Let’s Make the World a Better Place

When we build a marketing strategy for clients, one of the first exercises we do is:

What Do You Do & Who Do You Serve?

It’s important to be really clear about those two aspects of your business.

Many small businesses struggle with this first step, especially if they are trying to create a new product or deliver a service in a new way.

But if you’re wildly changing the answers to those two questions, your marketing won’t be effective. And you’ll have trouble attracting clients.

If you haven’t done so recently, take a step back. Are you clear — really clear — on what you do and who you serve?

Answering those questions also means making decisions about what you don’t do and who you don’t serve. That can actually be the harder part.

We encourage all clients to add one particular group of people to who they don’t serve:

Unpleasant People

Now, of course we have to deal with people we may not like. Or who may be off-putting. Or not all sunshine all the time.

I’m not talking about those people.

I’m talking about the people who clearly undervalue what you provide. Or make endless demands. Or who call you names.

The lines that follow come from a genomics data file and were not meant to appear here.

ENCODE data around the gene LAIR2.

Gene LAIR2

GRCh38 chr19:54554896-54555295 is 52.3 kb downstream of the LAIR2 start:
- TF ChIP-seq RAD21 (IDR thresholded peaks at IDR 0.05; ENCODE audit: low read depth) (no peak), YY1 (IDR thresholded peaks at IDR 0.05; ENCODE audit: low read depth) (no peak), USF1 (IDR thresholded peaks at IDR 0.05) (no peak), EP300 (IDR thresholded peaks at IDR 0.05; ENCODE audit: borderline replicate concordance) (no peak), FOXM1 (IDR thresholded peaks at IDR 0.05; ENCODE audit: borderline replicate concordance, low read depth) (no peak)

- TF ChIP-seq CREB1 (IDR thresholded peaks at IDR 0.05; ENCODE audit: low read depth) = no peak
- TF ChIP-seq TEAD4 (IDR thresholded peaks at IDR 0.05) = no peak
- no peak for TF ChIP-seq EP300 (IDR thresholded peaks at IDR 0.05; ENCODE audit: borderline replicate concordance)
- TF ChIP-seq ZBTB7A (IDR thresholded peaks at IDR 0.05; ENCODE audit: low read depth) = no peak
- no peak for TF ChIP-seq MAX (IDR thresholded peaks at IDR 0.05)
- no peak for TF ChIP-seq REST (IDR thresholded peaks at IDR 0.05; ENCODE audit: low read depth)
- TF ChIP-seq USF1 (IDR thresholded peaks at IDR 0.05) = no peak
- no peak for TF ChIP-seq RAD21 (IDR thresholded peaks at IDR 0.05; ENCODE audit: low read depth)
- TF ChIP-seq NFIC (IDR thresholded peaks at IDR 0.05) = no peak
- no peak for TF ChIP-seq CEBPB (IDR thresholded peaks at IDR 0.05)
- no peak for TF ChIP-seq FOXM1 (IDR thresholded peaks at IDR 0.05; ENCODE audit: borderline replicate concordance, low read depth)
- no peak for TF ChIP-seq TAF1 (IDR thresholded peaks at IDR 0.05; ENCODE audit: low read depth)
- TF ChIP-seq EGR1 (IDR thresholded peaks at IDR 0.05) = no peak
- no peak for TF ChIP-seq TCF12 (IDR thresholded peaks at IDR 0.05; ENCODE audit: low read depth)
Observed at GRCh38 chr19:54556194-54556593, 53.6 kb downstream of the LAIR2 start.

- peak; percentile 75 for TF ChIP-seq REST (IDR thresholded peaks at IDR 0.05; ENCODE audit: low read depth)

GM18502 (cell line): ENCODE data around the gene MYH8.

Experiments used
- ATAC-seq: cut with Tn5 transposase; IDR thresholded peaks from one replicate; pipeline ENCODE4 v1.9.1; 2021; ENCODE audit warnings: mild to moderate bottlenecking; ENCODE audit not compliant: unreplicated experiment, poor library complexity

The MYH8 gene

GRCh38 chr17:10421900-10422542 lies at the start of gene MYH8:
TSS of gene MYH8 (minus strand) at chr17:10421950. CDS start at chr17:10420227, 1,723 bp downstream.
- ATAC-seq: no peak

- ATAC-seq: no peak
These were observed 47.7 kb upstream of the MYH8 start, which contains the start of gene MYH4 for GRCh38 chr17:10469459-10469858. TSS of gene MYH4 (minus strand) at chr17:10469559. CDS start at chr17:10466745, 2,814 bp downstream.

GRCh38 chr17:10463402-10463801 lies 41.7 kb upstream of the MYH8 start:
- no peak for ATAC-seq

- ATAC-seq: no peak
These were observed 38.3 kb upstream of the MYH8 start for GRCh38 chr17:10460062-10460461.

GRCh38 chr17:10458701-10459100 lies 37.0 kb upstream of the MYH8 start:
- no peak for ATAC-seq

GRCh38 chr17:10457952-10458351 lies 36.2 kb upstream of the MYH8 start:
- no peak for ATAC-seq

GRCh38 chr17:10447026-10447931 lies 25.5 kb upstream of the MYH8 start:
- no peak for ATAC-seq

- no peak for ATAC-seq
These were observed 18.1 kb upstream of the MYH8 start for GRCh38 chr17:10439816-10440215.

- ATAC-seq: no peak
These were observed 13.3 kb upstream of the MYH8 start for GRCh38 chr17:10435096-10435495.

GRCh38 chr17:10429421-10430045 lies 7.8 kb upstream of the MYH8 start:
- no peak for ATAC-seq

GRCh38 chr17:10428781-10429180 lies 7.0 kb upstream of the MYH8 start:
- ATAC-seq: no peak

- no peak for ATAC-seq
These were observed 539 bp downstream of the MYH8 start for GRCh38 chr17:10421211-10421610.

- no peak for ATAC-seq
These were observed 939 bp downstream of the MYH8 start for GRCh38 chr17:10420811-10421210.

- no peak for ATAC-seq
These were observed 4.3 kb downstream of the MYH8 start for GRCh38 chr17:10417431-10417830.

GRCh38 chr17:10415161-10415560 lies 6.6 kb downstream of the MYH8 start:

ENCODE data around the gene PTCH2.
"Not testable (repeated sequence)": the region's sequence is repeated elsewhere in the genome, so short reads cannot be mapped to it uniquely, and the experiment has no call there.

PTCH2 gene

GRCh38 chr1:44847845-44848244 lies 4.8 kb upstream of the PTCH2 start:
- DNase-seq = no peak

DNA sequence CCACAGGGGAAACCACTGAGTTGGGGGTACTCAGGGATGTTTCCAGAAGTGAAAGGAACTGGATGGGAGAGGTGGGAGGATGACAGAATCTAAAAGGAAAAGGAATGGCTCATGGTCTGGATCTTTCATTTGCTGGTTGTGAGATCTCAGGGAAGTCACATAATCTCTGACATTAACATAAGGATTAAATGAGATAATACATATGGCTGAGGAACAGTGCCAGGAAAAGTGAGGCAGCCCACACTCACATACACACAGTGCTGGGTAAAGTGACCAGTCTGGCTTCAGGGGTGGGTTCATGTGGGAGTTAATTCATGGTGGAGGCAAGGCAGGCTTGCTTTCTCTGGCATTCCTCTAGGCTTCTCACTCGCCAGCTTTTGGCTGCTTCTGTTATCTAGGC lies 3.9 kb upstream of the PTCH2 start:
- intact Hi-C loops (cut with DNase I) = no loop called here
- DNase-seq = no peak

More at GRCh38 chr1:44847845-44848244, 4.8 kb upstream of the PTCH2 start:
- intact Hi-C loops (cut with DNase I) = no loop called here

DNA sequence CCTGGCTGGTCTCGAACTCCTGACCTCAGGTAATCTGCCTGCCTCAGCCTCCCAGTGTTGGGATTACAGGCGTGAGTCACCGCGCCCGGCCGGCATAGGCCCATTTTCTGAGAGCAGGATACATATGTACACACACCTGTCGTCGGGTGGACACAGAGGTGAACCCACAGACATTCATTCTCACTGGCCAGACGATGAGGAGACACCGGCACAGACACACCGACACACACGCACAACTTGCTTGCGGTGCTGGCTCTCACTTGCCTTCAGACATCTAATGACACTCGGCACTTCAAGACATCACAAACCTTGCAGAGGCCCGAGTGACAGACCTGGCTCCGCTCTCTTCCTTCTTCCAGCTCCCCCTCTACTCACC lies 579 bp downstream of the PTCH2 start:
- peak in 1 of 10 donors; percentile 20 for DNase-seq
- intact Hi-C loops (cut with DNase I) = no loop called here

Honestly, every industry has a different definition of the behaviors that make someone a truly unpleasant client or customer.

So consider the benefits of adding this group to your Who We Do Not Serve list.

Your employees are more likely to stick around. Usually, it’s your team members who bear the brunt of bad behavior. They feel like they have to in order to keep their job.

If you make it clear that you value them and want them to have a positive work environment, they will be more likely to stick around.

And in the long run, the value of your team member is usually way more than the value of a single customer.

You’re less likely to burn out. Dealing with unpleasant people takes a toll.

If you make a decision to move one, you’ll find you have more energy to pour into the other customers  — and finding new customers who value what you provide.

Sometimes setting a boundary turns the customer’s behavior around. If you simply call out the bad behavior and call it unacceptable, sometimes people change.

  • Calling at midnight and expecting an answer is unreasonable.
  • We can’t dust under your fridge… unless you want to pay extra for us to move it out of the way to reach back there.
  • I don’t appreciate you calling me that.

Occasionally, people just need a little reminder that their behavior has an impact on the receiving end.

We can make the world a little bit better. If more people refuse to tolerate bad behavior in the name of chasing dollars, then bad actors will realize  they’re not very nice. The end result?

More people putting more effort into remembering we’re all human beings trying our best.